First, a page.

ACT Research: Used Class 8 sales volumes, prices rise; much to like about CV demand

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Used Class 8 volumes grew for all time periods, up 28 percent sequentially, 25 percent higher year over year, and 13 percent more on a year-to-date basis, according to the recent release of the State of the Industry: U.S. Classes 3-8 Used Trucks, published by ACT Research,

Average prices were 6 percent higher compared to February and 20 percent more expensive than in March of 2020, while average miles dropped 2 percent month over month and year over year. Average age was flat for all three time periods, ACT reports.

“March used Class 8 same dealer sales volumes recovered strongly from unseasonably bad winter weather in February,” says ACT Vice President Steve Tam. “Part of the gain may be seasonal, as March typically enjoys about a 13 percent seasonal bump from February. However, it appears that buyers continue to drain the supply of used truck inventory.”

Looking at the different sales channels for used Class 8 vehicles, Tam says, “Channel results were oddly mixed, with auctions contracting across the board and retail sales surging for all time period comparisons. Wholesale transactions improved both month over month and year over year, but still lag on a year-to-date basis. It appears as though dealers may be getting more comfortable with having to pay more for trades as they compete for scarce units. Fortunately, their investments are not going unrewarded.”

The report from ACT provides data on the average selling price, miles and age based on a sample of industry data. In addition, the report provides the average selling price for top-selling Class 8 models for each of the major truck OEMs

In the release of its Commercial Vehicle Dealer Digest, ACT reports there is much to like about the current state of the U.S. economy, as well as from both freight and commercial vehicle demand perspectives.

“From an economic standpoint, GDP growth is strong, consumers continue to spend at a relatively higher rate on goods, and other freight-intensive sectors remain the primary drivers of economic activity,” says ACT President and Senior Analyst Kenny Vieth. “This leads to the view we have from our freight-perspective glasses: Spot freight rates continue to post new record levels and are currently inverted above contract rates, a clear signal that contract rates will continue to rise. Additionally, low business inventories and backed-up ports on both coasts have created a backlog of freight, providing excellent forward visibility of ongoing strong demand for freight services.”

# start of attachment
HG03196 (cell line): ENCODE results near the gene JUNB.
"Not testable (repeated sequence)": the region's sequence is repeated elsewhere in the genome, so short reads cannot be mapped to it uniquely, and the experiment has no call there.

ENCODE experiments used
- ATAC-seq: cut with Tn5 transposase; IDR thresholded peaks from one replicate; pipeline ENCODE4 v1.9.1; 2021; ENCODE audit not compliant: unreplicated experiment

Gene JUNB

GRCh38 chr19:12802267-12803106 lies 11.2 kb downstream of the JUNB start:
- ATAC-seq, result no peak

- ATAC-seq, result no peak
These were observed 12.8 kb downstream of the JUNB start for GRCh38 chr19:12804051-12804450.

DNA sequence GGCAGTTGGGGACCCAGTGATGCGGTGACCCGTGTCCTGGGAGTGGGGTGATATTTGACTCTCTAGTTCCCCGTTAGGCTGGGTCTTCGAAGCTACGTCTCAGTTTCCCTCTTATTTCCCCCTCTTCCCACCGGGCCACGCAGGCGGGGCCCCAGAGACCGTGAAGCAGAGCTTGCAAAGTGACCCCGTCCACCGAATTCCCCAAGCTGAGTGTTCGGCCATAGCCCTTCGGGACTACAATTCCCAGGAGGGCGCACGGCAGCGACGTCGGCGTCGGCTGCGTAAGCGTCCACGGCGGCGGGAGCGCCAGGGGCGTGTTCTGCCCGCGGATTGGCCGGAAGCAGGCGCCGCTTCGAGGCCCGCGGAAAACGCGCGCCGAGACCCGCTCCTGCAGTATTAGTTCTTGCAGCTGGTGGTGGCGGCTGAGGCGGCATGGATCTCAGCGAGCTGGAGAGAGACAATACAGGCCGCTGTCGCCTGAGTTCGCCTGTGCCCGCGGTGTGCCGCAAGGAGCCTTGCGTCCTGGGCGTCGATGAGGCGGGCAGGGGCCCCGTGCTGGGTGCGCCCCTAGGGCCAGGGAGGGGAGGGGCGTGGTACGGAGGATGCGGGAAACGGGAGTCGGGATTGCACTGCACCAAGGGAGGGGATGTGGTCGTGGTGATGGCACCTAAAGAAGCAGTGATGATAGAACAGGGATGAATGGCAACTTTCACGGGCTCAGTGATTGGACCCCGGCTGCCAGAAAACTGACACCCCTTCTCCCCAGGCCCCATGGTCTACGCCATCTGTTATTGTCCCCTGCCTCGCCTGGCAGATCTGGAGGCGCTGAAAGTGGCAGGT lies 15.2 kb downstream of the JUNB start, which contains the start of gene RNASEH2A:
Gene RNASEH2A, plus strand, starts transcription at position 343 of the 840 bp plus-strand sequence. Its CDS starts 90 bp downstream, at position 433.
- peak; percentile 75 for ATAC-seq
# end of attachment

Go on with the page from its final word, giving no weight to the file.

Vieth elaborated about how these two considerations impact commercial vehicle demand.

“Combining record levels of freight demand with the constrained ability to bring supply to bear, carrier profitability is projected to rise to record levels in the coming quarters and, as we’ve often opined, fleets buy or at least order, equipment when they are making money,” Veith says.

“Orders for medium-duty trucks, heavy-duty tractors and trailers remain elevated and, with demand hot and production constrained, backlogs are extended beyond traditional ranges,” he says.

The report, which combines ACT’s proprietary data analysis from a wide variety of industry sources, offers a comprehensive picture of trends impacting transportation and commercial vehicle markets.        

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